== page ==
Who’ll Help America’s Hard-hit Gold Miners?

Jim Hightower

Jim Hightower Author, Commentator, America’s Number One Populist

These are hard times for America’s gold miners, who’re scrambling to get ahead, but seeing their pay dropping.

Take Bob Mercer, who’s been a top miner for years, but last year even Bob was down. He pulled in only $125 million in pay. Can you feel Bob’s pain?

Well, these are not your normal miners. They are hedge fund managers, digging for gold in the Wonderland of Wall Street. Indeed, if you divided Mercer’s pay in his “bad year” among 1,000 miners doing honest work, each would consider it a fabulous year. Nonetheless, hedge funds are almost literally gold mines, although they require no heavy lifting by the soft-handed, Gucci-wearing managers who work them. These gold diggers are basically nothing but speculators, drawing billions of dollars from the uber-rich by promising that they will deliver fabulous profits for them. But the scam is that Mercer and his fellow diggers get paid whether they deliver or not.

Their cushy set up, known as 2-and-20, works like this: (1) Right off the top, they take 2 percent of the money put up by each wealthy client, which hedge fund whizzes like Mercer keep even if the investments they make are losers; (2) if their speculative bets do pay off, they pocket 20 percent of all profits; and (3) hedge fund lobbyists have rigged our nation’s tax code so these Wall Street miners pay a fraction of the tax rate that real mine workers pay.

Last year, the 25 best paid hedge fund operators totaled a staggering $11 billion in personal pay – even though nearly half of them performed poorly. Meanwhile, Donald Trump – who promised last year to close that special hedge-fund tax break, is now promising to give an even bigger break to them. Guess who was one of Trump’s most generous funders last year: Bob Mercer.

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Reposted from The Hightower Lowdown.

National radio commentator, writer, public speaker, and author of the book, Swim Against The Current: Even A Dead Fish Can Go With The Flow, Jim Hightower has spent three decades battling the Powers That Be on behalf of the Powers That Ought To Be – consumers, working families, environmentalists, small businesses, and just-plain-folks. Twice elected Texas Agriculture Commissioner, Hightower believes that the true political spectrum is not right to left but top to bottom, and he has become a leading national voice for the 80 percent of the public who no longer find themselves within shouting distance of the Washington and Wall Street powers at the top. He publishes a populist political newsletter, “The Hightower Lowdown.” He is a New York Times best-selling author, and has written seven books including, Thieves In High Places: They’ve Stolen Our Country And It’s Time To Take It Back; If the Gods Had Meant Us To Vote They Would Have Given Us Candidates; and There’s Nothing In the Middle Of the Road But Yellow Stripes and Dead Armadillos. His newspaper column is distributed nationally by Creators Syndicate.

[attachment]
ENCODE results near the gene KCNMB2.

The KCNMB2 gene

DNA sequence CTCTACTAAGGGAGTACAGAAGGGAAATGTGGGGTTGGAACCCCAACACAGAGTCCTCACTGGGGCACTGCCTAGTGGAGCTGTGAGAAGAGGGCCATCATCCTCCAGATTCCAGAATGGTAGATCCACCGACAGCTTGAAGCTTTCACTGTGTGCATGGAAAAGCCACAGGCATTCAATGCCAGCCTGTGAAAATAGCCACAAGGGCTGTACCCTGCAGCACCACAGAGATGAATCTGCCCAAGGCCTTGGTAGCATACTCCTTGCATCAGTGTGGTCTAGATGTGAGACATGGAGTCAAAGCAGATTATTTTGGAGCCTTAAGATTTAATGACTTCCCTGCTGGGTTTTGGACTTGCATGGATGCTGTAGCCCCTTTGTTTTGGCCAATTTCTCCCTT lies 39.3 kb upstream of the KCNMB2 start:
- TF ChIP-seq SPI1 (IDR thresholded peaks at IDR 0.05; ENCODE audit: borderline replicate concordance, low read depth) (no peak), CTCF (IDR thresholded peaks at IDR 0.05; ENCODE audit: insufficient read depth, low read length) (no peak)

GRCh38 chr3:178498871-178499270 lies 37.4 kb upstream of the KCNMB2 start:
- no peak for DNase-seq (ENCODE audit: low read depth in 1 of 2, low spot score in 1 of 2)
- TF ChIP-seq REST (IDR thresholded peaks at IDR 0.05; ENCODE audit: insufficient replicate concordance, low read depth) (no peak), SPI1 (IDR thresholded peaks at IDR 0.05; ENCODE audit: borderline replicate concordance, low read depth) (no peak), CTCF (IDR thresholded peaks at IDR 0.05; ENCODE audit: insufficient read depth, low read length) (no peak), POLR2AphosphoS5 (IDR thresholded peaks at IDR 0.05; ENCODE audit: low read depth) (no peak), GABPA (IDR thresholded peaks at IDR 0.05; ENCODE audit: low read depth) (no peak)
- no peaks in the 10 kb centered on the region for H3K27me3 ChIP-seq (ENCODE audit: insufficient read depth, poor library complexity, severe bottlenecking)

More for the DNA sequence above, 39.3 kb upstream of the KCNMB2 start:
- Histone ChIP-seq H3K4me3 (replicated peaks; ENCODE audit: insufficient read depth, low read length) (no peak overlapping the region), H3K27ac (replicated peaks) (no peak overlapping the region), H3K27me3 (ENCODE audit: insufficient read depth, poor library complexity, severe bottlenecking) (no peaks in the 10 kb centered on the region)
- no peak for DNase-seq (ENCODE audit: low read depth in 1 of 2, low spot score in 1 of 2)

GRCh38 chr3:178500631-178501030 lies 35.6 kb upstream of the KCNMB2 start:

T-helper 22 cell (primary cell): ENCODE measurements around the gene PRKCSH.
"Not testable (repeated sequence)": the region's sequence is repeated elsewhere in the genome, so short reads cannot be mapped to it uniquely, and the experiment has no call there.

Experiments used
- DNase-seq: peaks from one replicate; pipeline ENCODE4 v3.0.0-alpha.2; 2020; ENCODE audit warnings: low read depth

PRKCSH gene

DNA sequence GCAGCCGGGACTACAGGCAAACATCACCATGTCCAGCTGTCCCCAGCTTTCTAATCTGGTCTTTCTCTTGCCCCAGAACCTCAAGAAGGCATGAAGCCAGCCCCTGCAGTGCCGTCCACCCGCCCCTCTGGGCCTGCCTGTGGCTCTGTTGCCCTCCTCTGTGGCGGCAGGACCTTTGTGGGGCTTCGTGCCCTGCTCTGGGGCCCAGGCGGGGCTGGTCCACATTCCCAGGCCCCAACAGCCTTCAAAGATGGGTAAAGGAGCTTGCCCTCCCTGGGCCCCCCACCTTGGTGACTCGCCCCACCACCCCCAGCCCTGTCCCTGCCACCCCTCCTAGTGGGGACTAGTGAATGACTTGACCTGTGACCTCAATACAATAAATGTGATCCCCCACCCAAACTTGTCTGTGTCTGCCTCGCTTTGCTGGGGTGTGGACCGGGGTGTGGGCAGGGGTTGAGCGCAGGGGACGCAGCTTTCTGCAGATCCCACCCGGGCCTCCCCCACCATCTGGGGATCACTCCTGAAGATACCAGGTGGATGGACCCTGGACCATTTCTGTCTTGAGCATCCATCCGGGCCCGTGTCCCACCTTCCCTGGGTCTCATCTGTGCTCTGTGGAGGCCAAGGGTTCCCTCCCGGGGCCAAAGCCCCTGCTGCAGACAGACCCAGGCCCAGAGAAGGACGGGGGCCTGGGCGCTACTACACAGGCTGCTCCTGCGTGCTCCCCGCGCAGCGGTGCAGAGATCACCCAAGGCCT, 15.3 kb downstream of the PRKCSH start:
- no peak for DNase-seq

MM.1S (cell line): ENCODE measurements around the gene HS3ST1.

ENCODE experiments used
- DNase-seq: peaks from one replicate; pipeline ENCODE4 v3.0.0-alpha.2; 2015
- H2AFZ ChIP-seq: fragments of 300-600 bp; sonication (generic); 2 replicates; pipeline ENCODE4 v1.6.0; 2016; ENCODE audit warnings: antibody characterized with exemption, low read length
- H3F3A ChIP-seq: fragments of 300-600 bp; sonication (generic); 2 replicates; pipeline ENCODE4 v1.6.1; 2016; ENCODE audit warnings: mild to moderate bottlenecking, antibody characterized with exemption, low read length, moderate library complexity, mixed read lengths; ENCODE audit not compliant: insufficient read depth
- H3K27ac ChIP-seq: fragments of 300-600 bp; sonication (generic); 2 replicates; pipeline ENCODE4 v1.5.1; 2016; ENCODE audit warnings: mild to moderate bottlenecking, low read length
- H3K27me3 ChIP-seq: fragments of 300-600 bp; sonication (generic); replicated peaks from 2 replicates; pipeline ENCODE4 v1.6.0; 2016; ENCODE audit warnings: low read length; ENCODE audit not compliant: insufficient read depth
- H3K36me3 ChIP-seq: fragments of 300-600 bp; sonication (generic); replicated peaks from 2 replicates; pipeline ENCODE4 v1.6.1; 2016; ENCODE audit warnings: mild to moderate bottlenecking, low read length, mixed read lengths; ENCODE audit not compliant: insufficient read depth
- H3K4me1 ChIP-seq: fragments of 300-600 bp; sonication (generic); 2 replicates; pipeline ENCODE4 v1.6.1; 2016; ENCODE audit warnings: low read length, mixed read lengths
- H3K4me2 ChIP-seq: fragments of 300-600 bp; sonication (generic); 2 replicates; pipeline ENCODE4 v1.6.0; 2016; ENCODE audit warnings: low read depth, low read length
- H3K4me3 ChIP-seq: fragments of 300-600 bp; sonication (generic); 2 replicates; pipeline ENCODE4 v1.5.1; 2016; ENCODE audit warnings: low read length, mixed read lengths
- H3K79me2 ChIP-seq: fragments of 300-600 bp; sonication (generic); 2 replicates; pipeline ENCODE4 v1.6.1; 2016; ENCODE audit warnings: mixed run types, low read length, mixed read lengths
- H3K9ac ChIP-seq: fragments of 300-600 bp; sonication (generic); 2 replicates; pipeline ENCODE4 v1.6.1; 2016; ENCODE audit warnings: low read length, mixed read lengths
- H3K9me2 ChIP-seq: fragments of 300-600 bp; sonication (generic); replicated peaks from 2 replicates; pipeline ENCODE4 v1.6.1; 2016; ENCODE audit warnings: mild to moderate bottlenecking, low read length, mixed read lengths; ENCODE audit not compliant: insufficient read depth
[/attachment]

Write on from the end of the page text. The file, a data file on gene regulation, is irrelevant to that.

Posted In: Allied Approaches, From Jim Hightower

Union Matters

The Big Drip

From the USW

From tumbledown bridges to decrepit roads and failing water systems, crumbling infrastructure undermines America’s safety and prosperity. In coming weeks, Union Matters will delve into this neglect and the urgent need for a rebuilding campaign that creates jobs, fuels economic growth and revitalizes communities. 

A rash of water main breaks in West Berkeley, Calif., and neighboring cities last month flooded streets and left at least 300 residents without water. Routine pressure adjustments in response to water demand likely caused more than a dozen pipes, some made of clay and more than 100 years old, to rupture.

West Berkeley’s brittle mains are not unique. Decades of neglect left aging pipes susceptible to breaks in communities across the U.S., wasting two trillion gallons of treated water each year as these systems near collapse.

Comprehensive upgrades to the nation’s crumbling water systems would stanch the flow and ensure all Americans have reliable access to clean water.

Nationwide, water main breaks increased 27 percent between 2012 and 2018, according to a Utah State University study.  

These breaks not only lead to service disruptions  but also flood out roads, topple trees and cause illness when drinking water becomes contaminated with bacteria.

The American Water Works Association estimated it will cost at least $1 trillion over the next 25 years to upgrade and expand water infrastructure.

Some local water utilities raised their rates to pay for system improvements, but that just hurts poor consumers who can’t pay the higher bills.

And while Congress allocates money for loans that utilities can use to fix portions of their deteriorating systems, that’s merely a drop in the bucket—a fraction of what agencies need for lasting improvements.

America can no longer afford a piecemeal approach to a systemic nationwide crisis. A major, sustained federal commitment to fixing aging pipes and treatment plants would create millions of construction-related jobs while ensuring all Americans have safe, affordable drinking water.

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There is Dignity in All Work

There is Dignity in All Work